Scots Say Farmed Salmon Is Ruining Their Environment

Want to help? Stop eating it

Michael Scaturro


Photo: Maarten Wouters/Stone/Getty Images

At gas stations in central European towns known for their goulash, salmon sushi rolls sit in black plastic containers, peering out from under clear covers in refrigerator cases next to blended coffee drinks. Before the salmon made its way to the gas stations, it almost certainly lived in farms situated in the chilly coastal waters of Norway, Scotland, or Chile.

Nearly all of the salmon we eat — from gas station sushi to luxurious salmon steak — started life in such farms. The business of raising salmon on farms started 50 years ago in Norway after overfishing made Atlantic salmon scarce. Norway, still the largest player, now faces competition from countries with weaker environmental regulations, like Scotland. Scotland enjoys the unique fortune of being a place that most people know so little about that when promoted as an oasis of whisky, craggy rocks, pristine waters, and briny foggy sunsets, people believe the story.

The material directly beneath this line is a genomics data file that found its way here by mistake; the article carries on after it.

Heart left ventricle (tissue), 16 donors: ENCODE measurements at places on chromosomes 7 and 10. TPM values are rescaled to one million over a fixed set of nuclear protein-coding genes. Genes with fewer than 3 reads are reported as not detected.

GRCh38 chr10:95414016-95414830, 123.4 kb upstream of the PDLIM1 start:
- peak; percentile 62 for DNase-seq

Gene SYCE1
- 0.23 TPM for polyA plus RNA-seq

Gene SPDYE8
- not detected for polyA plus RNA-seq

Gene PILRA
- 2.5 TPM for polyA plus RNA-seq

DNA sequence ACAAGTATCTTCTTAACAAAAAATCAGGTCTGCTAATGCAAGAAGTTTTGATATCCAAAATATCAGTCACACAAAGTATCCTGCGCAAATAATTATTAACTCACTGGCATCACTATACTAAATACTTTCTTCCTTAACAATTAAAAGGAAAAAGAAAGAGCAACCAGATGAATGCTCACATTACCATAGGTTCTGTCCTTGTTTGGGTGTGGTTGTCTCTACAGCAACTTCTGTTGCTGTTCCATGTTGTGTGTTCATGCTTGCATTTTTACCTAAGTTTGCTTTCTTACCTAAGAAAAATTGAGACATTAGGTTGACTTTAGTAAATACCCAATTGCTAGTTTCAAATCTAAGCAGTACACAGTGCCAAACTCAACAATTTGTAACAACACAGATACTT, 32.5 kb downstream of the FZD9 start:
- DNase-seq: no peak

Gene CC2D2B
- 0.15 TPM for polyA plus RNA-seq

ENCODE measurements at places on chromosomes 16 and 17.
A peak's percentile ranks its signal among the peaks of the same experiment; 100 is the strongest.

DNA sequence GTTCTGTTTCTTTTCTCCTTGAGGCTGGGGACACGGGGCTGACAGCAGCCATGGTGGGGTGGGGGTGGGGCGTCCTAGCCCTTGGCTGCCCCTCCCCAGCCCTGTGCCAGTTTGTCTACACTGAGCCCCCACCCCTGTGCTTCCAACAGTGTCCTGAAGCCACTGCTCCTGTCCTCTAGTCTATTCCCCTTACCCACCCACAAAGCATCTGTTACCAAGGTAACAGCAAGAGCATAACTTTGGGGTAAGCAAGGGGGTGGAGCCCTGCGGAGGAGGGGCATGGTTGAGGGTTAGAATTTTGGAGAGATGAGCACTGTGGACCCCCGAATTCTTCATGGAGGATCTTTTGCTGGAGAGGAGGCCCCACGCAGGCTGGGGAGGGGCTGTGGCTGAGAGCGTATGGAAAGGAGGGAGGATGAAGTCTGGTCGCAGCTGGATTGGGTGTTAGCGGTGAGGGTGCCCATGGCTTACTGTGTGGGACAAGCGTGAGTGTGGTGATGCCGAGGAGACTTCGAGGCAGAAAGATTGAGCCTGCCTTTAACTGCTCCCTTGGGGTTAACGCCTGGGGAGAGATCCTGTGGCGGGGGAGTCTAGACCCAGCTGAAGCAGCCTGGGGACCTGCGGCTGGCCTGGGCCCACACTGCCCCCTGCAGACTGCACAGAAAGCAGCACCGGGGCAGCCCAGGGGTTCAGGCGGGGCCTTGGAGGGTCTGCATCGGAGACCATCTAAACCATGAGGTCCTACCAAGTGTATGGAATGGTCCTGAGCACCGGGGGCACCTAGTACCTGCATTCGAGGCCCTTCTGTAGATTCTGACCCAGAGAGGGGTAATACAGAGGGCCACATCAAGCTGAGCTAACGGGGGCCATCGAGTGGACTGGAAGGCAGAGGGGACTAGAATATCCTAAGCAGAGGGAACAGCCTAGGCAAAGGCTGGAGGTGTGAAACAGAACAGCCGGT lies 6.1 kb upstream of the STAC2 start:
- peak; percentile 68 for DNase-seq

Along Scotland’s western coastline, multinational corporations raise salmon for European, American, and Asian customers, whose thirst for the fish’s luscious pink meat seems unquenchable. The industry is set to grow 5 percent this year, and Scotland’s boutique brand all but assures it a slice of that business. Salmon-farm companies and…